On 27 December 1944 No. 462 Squadron was relocated to RAF Foulsham and became part of No. 100 Group RAF. This group specialised in electronic warfare and No. 462 Squadron's aircraft were modified to radar jamming equipment and other countermeasures.[15][16] Until the end of the war the squadron used its special equipment and mounted small diversionary attacks to deceive the Germans as to the location of the raids conducted by Bomber Command. While the squadron maintained a high rate of operations at times, its losses were relatively light as the countermeasures carried by the aircraft also protected them from attack.[16] No. 462 Squadron continued to operate until almost the end of the war in Europe, and was the only Australian squadron in Bomber Command to either fly a higher number of sorties in April 1945 than March or operate in May.[17] The squadron flew its final operation of the war on the night of 2/3 May.[16]

Following the end of the European war, the RAF sought to retain No. 462 Squadron for a period so that it could be used to test radio countermeasure equipment and techniques.[18] As a result, the squadron continued to fly training and ferry flights and also conducted armed patrols over Germany. These duties continued until the squadron was disbanded at Foulsham on 24 September 1945.[16]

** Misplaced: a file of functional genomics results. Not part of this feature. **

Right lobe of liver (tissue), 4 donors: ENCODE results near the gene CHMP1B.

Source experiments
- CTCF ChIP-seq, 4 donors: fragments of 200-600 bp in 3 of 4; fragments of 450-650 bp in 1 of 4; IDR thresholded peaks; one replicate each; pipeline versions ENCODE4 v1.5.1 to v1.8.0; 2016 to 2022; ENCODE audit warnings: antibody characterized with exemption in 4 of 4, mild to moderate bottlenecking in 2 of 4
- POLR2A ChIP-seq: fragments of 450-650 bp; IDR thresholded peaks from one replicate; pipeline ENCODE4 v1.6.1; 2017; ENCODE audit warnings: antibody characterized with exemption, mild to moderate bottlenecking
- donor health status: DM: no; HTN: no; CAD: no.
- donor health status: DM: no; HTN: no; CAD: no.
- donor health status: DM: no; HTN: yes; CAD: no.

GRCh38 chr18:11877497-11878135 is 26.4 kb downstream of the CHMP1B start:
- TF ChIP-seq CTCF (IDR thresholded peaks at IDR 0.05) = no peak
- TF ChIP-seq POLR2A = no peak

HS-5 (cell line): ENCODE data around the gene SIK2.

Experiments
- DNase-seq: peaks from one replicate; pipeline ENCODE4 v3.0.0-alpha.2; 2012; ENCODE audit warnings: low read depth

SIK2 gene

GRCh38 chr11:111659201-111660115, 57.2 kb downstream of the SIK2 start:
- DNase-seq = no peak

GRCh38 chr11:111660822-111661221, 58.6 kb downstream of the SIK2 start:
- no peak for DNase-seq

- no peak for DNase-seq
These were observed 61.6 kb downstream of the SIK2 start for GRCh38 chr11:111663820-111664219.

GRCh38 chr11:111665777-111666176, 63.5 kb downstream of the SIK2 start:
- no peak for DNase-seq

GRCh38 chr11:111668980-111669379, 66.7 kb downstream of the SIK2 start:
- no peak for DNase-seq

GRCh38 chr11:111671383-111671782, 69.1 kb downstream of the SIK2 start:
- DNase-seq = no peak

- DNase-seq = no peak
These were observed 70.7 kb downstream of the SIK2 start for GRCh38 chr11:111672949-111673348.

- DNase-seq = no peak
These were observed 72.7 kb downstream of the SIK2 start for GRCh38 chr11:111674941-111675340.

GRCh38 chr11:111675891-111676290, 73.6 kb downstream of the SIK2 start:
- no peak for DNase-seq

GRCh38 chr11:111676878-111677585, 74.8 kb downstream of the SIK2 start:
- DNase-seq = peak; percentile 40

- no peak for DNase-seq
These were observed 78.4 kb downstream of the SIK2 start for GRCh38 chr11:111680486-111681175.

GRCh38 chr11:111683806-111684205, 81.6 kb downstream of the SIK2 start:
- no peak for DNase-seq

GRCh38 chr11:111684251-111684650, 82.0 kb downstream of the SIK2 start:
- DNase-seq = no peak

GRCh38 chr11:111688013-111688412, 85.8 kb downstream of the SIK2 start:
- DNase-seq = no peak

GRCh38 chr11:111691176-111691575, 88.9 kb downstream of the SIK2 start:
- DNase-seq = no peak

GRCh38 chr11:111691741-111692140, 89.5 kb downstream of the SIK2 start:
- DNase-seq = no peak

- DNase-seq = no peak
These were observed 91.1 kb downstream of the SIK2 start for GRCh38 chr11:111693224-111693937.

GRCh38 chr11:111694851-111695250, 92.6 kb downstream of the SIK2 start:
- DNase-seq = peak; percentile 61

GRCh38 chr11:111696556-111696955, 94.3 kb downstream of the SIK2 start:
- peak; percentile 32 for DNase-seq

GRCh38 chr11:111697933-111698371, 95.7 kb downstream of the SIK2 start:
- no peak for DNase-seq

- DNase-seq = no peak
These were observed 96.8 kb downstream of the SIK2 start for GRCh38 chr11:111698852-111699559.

Since 2005

No. 462 Squadron was reformed in April 2005 as a non-flying squadron within the Information Warfare Directorate of the RAAF's Air Warfare Centre. The squadron's role is to "protect the Air Force's capability through the conduct of information operations".[19] The squadron has a detachment in Canberra but is primarily based at RAAF Base Edinburgh in South Australia. The squadron is supported by an Intelligence Flight, Training and Standards Flight, Operations Support Flight, and Engineering Maintenance Section. No. 462 Squadron attends to the requests of multiple customers seeking expert advice, accreditation of Air Force's standalone mission systems and networks and an incident response capability. It also supports exercises and operations across the world, receiving widespread recognition for its effectiveness and cutting-edge approach as Air Force's emerging cyber capability.[20]

Aircraft operated

A No. 462 Squadron Halifax in 1944, the yellow tail stripes identifying it as part of No. 4 Group RAF.
Aircraft operated by no. 462 Squadron RAAF, data from[21][22][23]
From To Aircraft Version
September 1942 March 1944 Handley Page Halifax Mk.II
August 1944 September 1945 Handley Page Halifax Mk.III

Squadron bases

Bases and airfields use by no 462 Squadron RAAF, data from[21][22][23]
From To Base
7 September 1942 13 November 1942 RAF Fayid, Egypt
13 November 1942 29 November 1942 LG.237 Kilo 40/Jebel Hamzi, Egypt
29 November 1942 14 December 1942 LG.167/Bir el Baheira, Libya
14 December 1942 18 January 1943 LG.237 Kilo 40/Jebel Hamzi, Egypt
18 January 1943 24 January 1943 LG.167/Bir el Baheira, Libya
24 January 1943 14 February 1943 Soluch I, Libya